Senior procurement officials have a message for investigators: Please leave us alone.
They feel berated by lawmakers and inspectors general who don't always understand how contracting works, according to survey results released Thursday by the Professional Services Council, an Arlington, Va.-based industry group, and Grant Thornton, a global consultancy.
The survey, which entailed in-person interviews with 37 federal acquisition managers, found that "pressure from oversight organizations [is] creating a palpable tension and frustration among even the most seasoned procurement professionals." Managers complained that lawmakers take audit reports from the Government Accountability Office and inspectors general "as gospel," when in reality the auditors often have little experience with the contracting field. They might portray an innovative practice as suspicious, when it is well within federal regulations, for example.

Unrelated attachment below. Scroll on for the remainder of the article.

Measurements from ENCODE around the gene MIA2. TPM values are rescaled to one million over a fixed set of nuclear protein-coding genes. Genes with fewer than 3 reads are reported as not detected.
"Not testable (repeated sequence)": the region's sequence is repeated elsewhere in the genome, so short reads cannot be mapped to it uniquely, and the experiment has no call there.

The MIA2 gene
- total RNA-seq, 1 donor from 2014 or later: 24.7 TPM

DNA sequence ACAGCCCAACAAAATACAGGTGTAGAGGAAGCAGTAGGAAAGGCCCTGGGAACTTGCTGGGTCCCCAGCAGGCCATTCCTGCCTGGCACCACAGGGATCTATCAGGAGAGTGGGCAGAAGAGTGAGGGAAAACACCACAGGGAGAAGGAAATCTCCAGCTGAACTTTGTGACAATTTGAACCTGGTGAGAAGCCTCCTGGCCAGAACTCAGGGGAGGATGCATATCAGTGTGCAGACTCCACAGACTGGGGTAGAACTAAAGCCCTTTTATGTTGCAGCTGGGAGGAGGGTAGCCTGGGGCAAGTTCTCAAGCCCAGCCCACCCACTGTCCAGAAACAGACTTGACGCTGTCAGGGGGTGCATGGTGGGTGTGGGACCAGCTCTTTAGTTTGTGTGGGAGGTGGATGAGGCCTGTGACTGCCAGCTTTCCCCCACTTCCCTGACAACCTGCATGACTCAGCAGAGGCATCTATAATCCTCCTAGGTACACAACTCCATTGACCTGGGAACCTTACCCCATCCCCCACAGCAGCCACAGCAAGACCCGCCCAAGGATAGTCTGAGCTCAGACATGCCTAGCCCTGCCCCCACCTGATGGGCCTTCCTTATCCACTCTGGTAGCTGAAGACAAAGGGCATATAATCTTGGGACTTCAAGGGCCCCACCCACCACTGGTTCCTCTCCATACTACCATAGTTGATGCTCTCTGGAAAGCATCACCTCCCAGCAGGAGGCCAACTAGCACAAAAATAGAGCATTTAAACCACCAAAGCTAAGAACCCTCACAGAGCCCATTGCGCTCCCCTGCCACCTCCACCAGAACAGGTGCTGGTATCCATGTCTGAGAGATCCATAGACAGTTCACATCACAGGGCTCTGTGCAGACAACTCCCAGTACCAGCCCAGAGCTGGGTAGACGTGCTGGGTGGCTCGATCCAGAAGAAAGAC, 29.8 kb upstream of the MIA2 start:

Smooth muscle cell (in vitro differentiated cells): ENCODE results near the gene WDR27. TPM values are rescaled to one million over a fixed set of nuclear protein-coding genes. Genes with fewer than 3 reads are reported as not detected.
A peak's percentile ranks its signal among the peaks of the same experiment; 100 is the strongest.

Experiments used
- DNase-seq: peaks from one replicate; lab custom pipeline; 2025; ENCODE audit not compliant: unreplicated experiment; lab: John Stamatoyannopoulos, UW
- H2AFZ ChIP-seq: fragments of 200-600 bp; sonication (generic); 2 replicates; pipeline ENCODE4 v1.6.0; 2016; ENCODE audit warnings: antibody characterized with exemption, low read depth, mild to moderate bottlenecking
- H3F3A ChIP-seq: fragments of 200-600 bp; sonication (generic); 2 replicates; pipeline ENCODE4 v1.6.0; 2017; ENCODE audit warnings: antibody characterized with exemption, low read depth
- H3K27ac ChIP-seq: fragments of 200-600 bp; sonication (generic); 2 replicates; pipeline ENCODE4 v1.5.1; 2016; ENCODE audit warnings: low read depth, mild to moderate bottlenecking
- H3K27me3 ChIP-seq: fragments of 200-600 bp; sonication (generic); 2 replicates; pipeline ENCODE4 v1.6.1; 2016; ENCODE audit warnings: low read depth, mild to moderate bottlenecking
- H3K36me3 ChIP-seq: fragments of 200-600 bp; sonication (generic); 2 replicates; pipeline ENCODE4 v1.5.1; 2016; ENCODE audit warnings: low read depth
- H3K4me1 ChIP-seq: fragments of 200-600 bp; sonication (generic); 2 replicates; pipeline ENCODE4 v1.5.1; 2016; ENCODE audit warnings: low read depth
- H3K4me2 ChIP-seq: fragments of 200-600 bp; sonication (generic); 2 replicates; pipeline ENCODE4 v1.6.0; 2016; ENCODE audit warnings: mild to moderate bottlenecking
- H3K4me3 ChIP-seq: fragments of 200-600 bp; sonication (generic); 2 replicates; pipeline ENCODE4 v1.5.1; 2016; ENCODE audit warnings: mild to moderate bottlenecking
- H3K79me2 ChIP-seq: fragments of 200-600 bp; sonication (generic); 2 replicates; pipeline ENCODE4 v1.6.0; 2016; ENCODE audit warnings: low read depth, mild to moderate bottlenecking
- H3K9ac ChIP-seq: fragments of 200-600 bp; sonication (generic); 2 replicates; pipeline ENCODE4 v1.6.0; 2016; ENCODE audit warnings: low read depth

The survey also suggested that procurement officials feel stretched by the various procurement initiatives being pushed throughout the federal government. For instance, the Office of Management and Budget's competitive sourcing effort to allow contractors to bid on some federal work, and its lines of business initiative to consolidate back-end systems in areas such as financial management, can conflict with one another. And strategic sourcing can be at odds with performance-based contracting initiatives, Soloway said.